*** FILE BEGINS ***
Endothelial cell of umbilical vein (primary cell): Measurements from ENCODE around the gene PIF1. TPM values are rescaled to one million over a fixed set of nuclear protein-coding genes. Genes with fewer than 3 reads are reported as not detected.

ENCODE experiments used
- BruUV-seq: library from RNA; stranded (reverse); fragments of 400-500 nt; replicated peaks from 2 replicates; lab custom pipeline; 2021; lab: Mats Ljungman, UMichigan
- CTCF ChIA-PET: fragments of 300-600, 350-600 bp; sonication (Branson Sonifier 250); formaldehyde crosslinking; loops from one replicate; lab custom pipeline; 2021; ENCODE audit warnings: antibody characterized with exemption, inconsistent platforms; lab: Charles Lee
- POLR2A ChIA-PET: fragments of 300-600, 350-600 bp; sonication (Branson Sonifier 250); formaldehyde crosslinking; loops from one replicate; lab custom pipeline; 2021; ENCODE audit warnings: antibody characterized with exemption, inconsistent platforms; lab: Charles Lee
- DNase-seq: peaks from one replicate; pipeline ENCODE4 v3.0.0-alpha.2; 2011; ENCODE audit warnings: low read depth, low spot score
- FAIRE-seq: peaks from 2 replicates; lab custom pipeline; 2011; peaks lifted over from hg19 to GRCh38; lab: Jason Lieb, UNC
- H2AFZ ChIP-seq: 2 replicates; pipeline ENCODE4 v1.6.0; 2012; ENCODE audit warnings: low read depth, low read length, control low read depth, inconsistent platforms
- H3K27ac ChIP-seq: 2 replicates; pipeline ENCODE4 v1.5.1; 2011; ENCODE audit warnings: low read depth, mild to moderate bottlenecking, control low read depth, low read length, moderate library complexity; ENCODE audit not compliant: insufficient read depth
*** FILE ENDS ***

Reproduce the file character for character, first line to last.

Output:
Endothelial cell of umbilical vein (primary cell): Measurements from ENCODE around the gene PIF1. TPM values are rescaled to one million over a fixed set of nuclear protein-coding genes. Genes with fewer than 3 reads are reported as not detected.

ENCODE experiments used
- BruUV-seq: library from RNA; stranded (reverse); fragments of 400-500 nt; replicated peaks from 2 replicates; lab custom pipeline; 2021; lab: Mats Ljungman, UMichigan
- CTCF ChIA-PET: fragments of 300-600, 350-600 bp; sonication (Branson Sonifier 250); formaldehyde crosslinking; loops from one replicate; lab custom pipeline; 2021; ENCODE audit warnings: antibody characterized with exemption, inconsistent platforms; lab: Charles Lee
- POLR2A ChIA-PET: fragments of 300-600, 350-600 bp; sonication (Branson Sonifier 250); formaldehyde crosslinking; loops from one replicate; lab custom pipeline; 2021; ENCODE audit warnings: antibody characterized with exemption, inconsistent platforms; lab: Charles Lee
- DNase-seq: peaks from one replicate; pipeline ENCODE4 v3.0.0-alpha.2; 2011; ENCODE audit warnings: low read depth, low spot score
- FAIRE-seq: peaks from 2 replicates; lab custom pipeline; 2011; peaks lifted over from hg19 to GRCh38; lab: Jason Lieb, UNC
- H2AFZ ChIP-seq: 2 replicates; pipeline ENCODE4 v1.6.0; 2012; ENCODE audit warnings: low read depth, low read length, control low read depth, inconsistent platforms
- H3K27ac ChIP-seq: 2 replicates; pipeline ENCODE4 v1.5.1; 2011; ENCODE audit warnings: low read depth, mild to moderate bottlenecking, control low read depth, low read length, moderate library complexity; ENCODE audit not compliant: insufficient read depth